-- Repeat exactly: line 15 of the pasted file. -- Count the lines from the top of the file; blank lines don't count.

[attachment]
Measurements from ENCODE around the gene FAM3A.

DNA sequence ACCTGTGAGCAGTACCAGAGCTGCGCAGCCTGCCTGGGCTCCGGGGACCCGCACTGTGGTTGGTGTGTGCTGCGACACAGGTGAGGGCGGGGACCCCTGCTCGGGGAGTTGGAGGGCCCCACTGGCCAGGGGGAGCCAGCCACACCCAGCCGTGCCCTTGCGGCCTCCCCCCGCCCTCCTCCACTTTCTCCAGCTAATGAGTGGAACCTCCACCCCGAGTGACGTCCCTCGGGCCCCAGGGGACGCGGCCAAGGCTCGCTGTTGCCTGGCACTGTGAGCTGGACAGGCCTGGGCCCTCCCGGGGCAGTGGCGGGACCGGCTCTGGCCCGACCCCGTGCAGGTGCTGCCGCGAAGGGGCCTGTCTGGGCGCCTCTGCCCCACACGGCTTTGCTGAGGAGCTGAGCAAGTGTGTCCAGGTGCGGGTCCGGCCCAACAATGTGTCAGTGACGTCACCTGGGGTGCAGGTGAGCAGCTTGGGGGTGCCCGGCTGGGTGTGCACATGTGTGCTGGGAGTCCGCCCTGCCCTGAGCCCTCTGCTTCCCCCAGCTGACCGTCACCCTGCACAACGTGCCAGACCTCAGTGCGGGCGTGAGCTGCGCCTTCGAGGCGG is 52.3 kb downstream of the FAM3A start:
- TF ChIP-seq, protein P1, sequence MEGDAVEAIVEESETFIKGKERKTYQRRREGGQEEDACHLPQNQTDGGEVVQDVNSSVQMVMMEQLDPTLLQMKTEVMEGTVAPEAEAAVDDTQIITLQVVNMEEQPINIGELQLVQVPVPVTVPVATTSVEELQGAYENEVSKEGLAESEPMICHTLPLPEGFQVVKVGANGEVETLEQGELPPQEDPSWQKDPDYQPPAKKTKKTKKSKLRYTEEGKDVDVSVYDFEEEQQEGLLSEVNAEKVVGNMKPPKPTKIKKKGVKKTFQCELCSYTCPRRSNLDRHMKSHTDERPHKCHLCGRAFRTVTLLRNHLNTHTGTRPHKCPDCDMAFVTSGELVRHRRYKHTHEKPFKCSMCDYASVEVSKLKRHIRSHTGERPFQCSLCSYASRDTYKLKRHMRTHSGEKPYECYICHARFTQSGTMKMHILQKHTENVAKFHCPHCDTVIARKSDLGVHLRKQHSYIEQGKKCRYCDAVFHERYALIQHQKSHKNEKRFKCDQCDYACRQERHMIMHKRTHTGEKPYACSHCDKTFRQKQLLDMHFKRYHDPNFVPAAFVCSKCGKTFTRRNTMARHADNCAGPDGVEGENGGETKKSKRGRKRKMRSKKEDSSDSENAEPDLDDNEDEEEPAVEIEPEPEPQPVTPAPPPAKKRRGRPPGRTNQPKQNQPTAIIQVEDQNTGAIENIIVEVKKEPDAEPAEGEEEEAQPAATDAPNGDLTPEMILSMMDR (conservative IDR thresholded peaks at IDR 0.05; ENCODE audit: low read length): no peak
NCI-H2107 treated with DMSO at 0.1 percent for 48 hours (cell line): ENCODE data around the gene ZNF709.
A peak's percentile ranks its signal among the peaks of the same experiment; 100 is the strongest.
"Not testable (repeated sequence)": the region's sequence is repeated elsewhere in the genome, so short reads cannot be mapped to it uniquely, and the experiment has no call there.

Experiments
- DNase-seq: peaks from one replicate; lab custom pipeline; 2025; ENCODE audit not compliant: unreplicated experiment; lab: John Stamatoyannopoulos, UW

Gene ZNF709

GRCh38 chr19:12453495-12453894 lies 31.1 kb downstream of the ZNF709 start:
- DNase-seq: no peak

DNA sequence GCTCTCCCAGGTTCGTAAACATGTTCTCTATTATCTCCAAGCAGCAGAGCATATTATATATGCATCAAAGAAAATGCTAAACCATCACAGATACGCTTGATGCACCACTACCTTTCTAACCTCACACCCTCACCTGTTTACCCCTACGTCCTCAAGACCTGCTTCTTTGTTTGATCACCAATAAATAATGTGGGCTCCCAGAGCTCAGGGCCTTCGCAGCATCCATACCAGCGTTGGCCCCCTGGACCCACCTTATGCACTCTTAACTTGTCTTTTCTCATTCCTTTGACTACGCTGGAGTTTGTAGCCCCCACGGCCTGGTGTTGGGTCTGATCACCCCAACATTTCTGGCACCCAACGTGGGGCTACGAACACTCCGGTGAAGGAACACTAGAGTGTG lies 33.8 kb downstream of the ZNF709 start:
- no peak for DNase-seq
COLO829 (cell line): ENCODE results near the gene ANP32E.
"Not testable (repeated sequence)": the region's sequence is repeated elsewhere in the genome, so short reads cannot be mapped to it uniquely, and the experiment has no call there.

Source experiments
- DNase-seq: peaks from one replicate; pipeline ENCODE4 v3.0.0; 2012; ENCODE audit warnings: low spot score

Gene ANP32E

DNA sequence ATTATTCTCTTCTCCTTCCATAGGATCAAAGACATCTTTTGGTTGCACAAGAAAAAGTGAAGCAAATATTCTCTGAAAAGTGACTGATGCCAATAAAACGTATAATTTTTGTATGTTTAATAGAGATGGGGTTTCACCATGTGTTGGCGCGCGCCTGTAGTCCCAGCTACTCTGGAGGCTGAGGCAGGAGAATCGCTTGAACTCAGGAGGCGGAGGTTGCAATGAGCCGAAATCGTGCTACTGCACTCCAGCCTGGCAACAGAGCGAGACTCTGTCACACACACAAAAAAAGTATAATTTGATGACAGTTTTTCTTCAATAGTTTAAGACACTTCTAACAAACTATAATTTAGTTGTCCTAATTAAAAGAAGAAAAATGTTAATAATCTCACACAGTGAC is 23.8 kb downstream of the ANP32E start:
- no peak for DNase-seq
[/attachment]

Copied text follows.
"Not testable (repeated sequence)": the region's sequence is repeated elsewhere in the genome, so short reads cannot be mapped to it uniquely, and the experiment has no call there.